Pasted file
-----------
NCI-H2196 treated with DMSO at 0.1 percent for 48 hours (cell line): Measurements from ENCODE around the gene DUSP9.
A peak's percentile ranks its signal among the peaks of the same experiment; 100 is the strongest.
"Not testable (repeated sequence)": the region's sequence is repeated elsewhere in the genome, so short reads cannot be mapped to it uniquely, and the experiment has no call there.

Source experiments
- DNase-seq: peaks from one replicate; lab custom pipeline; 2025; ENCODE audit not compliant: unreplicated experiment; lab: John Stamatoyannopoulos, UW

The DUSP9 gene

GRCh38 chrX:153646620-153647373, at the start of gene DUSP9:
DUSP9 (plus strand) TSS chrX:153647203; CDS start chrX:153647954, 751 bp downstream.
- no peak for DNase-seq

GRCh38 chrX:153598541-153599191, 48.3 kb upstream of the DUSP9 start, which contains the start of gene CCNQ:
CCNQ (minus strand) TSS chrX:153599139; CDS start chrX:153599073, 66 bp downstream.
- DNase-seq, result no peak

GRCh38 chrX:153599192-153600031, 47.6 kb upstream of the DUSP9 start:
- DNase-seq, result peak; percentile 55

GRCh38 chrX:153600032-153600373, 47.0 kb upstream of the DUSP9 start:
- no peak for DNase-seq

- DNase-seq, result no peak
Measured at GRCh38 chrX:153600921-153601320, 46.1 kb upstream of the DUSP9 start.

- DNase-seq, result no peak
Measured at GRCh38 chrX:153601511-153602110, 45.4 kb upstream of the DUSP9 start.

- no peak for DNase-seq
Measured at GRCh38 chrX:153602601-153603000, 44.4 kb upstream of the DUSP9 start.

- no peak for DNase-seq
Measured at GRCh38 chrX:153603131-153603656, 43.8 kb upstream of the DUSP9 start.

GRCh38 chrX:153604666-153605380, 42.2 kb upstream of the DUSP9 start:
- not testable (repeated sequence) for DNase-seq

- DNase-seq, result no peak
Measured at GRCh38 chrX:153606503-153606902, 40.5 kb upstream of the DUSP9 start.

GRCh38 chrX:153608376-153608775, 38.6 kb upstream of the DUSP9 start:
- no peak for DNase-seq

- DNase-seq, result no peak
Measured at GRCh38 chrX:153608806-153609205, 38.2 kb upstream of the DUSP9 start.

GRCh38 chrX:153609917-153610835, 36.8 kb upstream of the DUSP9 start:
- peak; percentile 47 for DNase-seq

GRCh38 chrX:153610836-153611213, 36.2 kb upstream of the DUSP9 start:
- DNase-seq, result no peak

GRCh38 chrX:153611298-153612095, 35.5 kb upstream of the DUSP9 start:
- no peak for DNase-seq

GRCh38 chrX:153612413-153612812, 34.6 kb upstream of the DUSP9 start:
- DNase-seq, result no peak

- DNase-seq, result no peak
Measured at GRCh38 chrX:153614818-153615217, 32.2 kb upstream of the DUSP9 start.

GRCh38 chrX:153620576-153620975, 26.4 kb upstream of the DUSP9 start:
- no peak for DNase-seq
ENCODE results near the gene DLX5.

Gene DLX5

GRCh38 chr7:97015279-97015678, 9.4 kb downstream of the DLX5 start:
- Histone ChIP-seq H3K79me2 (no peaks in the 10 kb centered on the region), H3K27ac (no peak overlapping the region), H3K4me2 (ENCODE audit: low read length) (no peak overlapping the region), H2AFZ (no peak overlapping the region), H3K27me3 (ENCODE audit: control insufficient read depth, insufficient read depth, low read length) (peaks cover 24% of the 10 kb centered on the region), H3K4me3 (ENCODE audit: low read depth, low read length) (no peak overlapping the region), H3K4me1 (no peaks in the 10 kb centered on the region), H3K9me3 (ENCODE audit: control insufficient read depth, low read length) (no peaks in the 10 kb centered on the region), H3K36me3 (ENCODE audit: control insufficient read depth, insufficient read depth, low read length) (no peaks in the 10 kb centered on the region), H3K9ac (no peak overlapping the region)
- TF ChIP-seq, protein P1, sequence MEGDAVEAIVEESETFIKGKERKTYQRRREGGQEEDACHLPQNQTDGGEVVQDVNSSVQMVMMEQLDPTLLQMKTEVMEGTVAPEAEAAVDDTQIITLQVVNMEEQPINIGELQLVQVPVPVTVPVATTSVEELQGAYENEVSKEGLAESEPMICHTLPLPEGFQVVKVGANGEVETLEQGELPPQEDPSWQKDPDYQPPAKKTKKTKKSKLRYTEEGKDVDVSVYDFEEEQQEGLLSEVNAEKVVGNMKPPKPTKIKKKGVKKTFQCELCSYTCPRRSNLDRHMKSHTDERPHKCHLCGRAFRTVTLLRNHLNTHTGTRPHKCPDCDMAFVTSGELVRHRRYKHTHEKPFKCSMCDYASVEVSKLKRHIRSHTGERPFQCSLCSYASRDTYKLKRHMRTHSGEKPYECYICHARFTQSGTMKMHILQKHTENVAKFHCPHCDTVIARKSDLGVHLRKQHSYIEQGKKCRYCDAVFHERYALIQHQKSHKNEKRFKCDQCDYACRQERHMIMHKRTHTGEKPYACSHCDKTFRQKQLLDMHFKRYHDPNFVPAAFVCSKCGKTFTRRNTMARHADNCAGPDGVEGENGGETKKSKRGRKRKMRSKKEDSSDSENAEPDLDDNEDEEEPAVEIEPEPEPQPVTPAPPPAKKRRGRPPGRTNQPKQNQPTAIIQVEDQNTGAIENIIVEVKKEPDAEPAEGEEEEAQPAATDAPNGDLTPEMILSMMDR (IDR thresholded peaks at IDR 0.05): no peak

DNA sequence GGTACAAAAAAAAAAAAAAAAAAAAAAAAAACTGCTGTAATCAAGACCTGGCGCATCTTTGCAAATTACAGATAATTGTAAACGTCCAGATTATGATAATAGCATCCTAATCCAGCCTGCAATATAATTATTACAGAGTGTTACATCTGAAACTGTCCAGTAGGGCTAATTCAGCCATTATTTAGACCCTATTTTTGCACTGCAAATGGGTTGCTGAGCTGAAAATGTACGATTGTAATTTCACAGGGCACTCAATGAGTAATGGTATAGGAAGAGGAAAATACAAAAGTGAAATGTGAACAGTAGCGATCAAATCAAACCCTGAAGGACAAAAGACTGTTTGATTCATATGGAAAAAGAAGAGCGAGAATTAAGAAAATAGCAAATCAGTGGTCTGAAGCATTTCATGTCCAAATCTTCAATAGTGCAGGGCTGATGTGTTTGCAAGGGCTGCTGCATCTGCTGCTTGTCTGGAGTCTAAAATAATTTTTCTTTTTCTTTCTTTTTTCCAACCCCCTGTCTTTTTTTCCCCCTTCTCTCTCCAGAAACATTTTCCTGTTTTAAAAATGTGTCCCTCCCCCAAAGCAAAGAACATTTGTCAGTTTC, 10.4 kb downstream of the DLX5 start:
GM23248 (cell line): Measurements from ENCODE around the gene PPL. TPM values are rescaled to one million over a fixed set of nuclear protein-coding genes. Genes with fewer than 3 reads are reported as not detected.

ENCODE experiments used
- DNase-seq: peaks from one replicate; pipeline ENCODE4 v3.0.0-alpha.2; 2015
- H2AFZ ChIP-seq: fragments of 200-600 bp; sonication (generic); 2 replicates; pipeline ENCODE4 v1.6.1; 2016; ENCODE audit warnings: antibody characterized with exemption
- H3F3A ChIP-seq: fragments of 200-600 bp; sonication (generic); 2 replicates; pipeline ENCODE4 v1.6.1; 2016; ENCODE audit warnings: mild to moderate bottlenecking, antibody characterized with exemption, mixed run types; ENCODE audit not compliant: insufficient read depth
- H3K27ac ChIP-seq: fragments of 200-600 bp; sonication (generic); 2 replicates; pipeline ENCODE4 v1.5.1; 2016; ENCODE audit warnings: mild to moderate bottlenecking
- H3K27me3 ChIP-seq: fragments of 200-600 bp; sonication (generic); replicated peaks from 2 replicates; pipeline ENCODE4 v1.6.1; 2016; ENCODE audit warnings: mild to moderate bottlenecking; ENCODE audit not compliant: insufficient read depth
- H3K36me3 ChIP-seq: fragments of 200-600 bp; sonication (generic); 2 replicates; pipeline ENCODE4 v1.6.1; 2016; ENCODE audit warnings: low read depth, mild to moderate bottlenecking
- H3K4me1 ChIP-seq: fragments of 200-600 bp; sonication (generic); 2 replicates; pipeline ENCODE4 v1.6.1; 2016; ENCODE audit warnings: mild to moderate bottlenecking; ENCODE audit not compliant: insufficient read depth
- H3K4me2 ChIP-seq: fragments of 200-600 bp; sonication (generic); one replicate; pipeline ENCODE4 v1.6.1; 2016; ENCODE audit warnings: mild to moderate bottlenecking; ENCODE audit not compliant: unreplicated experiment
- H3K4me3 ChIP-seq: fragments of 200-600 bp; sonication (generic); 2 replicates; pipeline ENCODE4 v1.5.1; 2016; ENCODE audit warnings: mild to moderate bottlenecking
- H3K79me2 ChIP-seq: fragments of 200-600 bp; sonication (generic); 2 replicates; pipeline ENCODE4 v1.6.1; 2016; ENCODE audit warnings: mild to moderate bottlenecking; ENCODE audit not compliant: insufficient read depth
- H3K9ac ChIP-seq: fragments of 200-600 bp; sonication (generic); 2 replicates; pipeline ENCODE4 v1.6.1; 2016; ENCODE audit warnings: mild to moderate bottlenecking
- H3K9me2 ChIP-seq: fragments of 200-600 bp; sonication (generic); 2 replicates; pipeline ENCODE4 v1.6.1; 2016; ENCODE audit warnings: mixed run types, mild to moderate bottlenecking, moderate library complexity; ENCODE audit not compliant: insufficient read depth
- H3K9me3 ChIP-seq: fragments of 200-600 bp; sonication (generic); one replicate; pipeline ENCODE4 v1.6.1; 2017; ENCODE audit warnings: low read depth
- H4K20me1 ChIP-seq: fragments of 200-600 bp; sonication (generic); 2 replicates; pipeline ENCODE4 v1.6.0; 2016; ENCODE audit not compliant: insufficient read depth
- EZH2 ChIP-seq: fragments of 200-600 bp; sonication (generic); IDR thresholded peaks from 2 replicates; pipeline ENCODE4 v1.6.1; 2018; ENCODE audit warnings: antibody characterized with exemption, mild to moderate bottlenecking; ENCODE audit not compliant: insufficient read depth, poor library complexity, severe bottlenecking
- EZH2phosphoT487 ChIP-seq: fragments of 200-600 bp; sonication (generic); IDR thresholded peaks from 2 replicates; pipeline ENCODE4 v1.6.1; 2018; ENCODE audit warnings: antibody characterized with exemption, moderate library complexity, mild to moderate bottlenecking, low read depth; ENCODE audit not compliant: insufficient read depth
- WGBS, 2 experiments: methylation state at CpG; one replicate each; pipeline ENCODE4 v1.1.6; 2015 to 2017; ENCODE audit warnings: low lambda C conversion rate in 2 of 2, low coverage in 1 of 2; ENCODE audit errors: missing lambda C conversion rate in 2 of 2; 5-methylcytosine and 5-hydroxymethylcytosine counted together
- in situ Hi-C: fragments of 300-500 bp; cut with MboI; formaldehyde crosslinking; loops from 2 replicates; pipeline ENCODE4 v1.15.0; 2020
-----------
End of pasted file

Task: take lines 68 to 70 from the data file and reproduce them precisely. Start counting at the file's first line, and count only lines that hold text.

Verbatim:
- EZH2phosphoT487 ChIP-seq: fragments of 200-600 bp; sonication (generic); IDR thresholded peaks from 2 replicates; pipeline ENCODE4 v1.6.1; 2018; ENCODE audit warnings: antibody characterized with exemption, moderate library complexity, mild to moderate bottlenecking, low read depth; ENCODE audit not compliant: insufficient read depth
- WGBS, 2 experiments: methylation state at CpG; one replicate each; pipeline ENCODE4 v1.1.6; 2015 to 2017; ENCODE audit warnings: low lambda C conversion rate in 2 of 2, low coverage in 1 of 2; ENCODE audit errors: missing lambda C conversion rate in 2 of 2; 5-methylcytosine and 5-hydroxymethylcytosine counted together
- in situ Hi-C: fragments of 300-500 bp; cut with MboI; formaldehyde crosslinking; loops from 2 replicates; pipeline ENCODE4 v1.15.0; 2020